(CNN) -- With a television show named "House" built around the character of Dr. Gregory House, you would think there would be a contingency plan just in case the actor playing House was not available.
"We have never discussed it," said David Shore, creator and executive producer of the popular Fox drama.
Getting a TV show greenlit in Hollywood is challenging enough, but what are the risks and rewards when said series becomes a hit and rests for the most part on the shoulders of one actor?
It's a conundrum exhibited in the challenges facing the production of the CBS show "Two and a Half Men." The show is on hiatus because of its star's problems with substance abuse.
For the past few weeks, actor Charlie Sheen has been thrust into the limelight, not for his talent or his hit show, which brings in millions a year, but for his hospitalization and at-home rehabilitation treatments.
Sheen -- who reportedly receives a staggering $1.25 million per episode -- recently called in to a radio show to discuss his troubles and his desire to return to work.
"I heal really quickly, but I also unravel pretty quickly, so get me right now, guys," Sheen said. "Get me right now."
But while Sheen grapples very publicly with his demons, his high-profile unraveling also serves to highlight the difficulties that can come when a show is dependent upon a single star or talent.
Lynette Rice, a writer for Entertainment Weekly, has been covering Sheen and his recent ills.
She said the situation is a catch-22 in that the powers behind any show hope for a breakout star who will connect with the audience, but at the same time there are risks in having a series dependent on one actor.
"Do you do 'Two and a Half Men' without Charlie Sheen? No, you can't," Rice said. Chuck Lorre had Sheen in mind, she said, when he created the series about "a playboy who benefits from the presence of a child in his home" because of the actor's bad boy status. "It's not like 'Spin City,' where Michael J. Fox was replaced, oddly enough, by Charlie Sheen. You can't replace him at this point in the show's run."
This is not the first time the show has had a forced hiatus because of Sheen. In February 2010, production was halted after Sheen entered rehab.
For a production as large as his, that means scores of workers forced to wait, from lighting crew to writers. While other actors on the show such as Jon Cryer and Angus T. Jones have contracts and will be paid, there was some question as to the compensation of crew members who are considered freelance workers until Sheen stepped in recently and offered to pay their salaries.
Jen Grisanti, former head of current programming for Spelling Television Inc., is a veteran of television shows like "Melrose Place" and "Beverly Hills 90210."
Grisanti, who is also the author of the book "Story Line: Finding Gold in Your Life Story," said she has had experience working with difficult and troubled actors, and the network's main concern is in making sure the star gets healthy.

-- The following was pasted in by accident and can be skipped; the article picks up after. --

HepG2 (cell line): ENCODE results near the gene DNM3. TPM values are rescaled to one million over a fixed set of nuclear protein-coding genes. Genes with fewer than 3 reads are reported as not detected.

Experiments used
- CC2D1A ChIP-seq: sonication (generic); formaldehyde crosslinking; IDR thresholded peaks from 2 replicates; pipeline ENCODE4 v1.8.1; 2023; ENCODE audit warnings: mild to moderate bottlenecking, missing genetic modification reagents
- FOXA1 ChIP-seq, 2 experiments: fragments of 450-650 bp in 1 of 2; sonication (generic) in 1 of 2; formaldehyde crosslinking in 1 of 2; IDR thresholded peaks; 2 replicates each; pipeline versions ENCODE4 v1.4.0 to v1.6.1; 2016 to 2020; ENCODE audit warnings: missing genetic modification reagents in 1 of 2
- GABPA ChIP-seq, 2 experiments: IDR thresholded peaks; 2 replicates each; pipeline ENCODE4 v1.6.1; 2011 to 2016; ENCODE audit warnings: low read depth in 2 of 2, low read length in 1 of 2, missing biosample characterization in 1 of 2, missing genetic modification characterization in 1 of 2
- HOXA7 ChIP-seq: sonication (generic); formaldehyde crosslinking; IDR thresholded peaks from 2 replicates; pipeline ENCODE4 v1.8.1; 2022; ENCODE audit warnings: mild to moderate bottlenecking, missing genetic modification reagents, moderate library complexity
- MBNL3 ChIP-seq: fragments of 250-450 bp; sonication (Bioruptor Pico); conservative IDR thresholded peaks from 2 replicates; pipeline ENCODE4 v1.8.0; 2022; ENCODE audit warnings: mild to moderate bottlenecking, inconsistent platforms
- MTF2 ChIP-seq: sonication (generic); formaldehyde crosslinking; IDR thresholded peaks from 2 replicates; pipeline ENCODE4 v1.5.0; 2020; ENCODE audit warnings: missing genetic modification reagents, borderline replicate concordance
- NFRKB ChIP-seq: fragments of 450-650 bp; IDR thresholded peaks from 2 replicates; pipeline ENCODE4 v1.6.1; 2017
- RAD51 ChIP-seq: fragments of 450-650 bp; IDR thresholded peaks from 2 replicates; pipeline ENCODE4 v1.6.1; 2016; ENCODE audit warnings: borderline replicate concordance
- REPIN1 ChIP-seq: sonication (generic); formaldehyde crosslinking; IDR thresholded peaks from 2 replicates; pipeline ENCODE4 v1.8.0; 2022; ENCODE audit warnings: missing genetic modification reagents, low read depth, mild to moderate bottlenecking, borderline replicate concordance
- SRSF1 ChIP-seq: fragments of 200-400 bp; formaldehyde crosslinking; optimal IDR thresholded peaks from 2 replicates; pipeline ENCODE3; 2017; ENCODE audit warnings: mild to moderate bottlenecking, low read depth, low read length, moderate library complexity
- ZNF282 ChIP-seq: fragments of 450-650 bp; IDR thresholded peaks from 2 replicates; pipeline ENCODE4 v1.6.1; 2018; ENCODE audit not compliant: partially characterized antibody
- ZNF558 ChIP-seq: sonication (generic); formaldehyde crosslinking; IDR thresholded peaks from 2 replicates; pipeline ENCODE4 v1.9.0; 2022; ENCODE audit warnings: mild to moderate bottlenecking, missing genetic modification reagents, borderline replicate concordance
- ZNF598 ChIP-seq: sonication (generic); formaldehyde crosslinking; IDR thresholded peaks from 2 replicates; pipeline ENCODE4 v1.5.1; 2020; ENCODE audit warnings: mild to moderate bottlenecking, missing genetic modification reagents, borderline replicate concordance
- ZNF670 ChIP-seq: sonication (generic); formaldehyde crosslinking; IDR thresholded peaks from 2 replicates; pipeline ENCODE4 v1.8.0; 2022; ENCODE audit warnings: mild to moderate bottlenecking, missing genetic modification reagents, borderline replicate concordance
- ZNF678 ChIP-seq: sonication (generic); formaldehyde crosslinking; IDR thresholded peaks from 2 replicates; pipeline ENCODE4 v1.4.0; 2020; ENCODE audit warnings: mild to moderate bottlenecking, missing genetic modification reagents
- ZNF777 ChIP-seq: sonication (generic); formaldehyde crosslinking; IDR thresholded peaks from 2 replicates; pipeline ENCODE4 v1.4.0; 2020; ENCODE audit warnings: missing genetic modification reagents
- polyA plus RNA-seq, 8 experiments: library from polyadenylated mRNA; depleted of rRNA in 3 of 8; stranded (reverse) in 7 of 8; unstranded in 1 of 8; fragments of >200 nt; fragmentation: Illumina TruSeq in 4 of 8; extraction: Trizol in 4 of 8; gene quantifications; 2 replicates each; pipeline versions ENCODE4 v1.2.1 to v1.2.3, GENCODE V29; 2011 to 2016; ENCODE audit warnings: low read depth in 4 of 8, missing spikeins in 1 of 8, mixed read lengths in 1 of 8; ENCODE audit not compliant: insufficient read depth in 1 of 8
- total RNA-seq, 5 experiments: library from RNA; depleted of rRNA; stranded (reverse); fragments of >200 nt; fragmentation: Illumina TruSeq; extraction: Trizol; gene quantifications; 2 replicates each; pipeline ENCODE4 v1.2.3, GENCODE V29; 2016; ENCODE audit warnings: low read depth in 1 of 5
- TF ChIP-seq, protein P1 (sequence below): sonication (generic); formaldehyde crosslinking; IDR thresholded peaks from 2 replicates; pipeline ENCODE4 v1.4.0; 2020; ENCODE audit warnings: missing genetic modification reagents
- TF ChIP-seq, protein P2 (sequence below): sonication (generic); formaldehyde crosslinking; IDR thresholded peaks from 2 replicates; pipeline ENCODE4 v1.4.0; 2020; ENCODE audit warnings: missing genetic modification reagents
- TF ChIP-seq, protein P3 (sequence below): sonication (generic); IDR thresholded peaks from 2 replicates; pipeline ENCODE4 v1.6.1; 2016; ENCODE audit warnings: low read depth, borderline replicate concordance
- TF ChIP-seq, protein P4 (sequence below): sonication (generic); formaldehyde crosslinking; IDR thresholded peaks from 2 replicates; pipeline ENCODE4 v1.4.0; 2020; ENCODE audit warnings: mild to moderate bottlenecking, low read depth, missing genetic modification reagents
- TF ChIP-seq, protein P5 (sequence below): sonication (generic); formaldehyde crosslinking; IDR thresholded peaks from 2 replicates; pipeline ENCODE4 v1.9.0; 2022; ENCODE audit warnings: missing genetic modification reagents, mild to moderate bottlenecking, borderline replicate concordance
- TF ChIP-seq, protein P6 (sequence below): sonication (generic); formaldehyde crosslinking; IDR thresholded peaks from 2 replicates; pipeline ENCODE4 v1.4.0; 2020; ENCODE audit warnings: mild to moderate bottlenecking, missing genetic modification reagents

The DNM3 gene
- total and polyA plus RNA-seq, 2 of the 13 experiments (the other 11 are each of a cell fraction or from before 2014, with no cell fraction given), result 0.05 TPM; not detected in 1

"My hope is that Charlie gets well and that he and his family recognize the stakes in something like this," she said. "When you are talking about other people's livelihoods, you have to do what needs to be done to take care of yourself, because it isn't just about you; it's about hundreds of people."
While Sheen's case may be unique in the scope of headlines it has produced about his personal life, it is not as if actors closely identified with their characters haven't been replaced before.
In the 1960s, back problems for actor Dick York forced him to leave the popular show "Bewitched," and he was replaced by Dick Sargent without any explanation to the audience.
When actor John Ritter died after the first season of the ABC sitcom "8 Simple Rules," he was replaced by David Spade before the show was canceled following its third season. The NBC sitcom "NewsRadio" was canceled soon after the death of its star, Phil Hartman.
Barry Katz is a veteran talent manager who works with New Wave Entertainment. A former stand-up comic who produced the short-lived Fox series "Action" starring Jay Mohr, Katz said "Two and a Half Men's" production company Warner Bros. and the CBS network also knew the risks.
"When an actor has an addiction gene, you know what you are getting into when you start the show," Katz said. "You know you have an incredibly talented guy who people want to watch but who also happens to have an issue.
"The bottom line is, I don't think it is as big an issue as people think it is," Katz said. "I think if you were to look at CBS, the production company and all of the executives, and you were to say to them, 'We are going to hire Charlie Sheen, but let me tell you what is going to happen in the future. In the future, we are going to have a hit show, which is going to make a billion that is going to be spread amongst everybody.
" 'In the ninth and the 10th year, he's going to have some issues, and there's going to be some stoppages,' " Katz continued. " 'He's going to go away, and it's going to cost us some money.' I think every single executive would still sign on to do the show."
"House" creator Shore said that although the show does revolve around the character of Dr. Gregory House, played by Hugh Laurie, he considers it more of a collaborative effort given that so much of the storyline revolves around that character's relationships and interactions with others.
That is not to say that there's not a great deal dependent on Laurie.
"There's a very practical challenge in that we are working Hugh Laurie's ass off," Shore said. "He's in a hell of a lot of scenes that we shoot every week. Creatively, the tricky thing is in keeping it fresh, but I think that's probably a challenge in any show: finding new ways to explore the mind of this man."
So does Shore worry about his star burning out with so much responsibility?
"He's a fantastic actor, so I'm sure he does," Shore said. "I know I do. It's a great job, but it's an intense job also."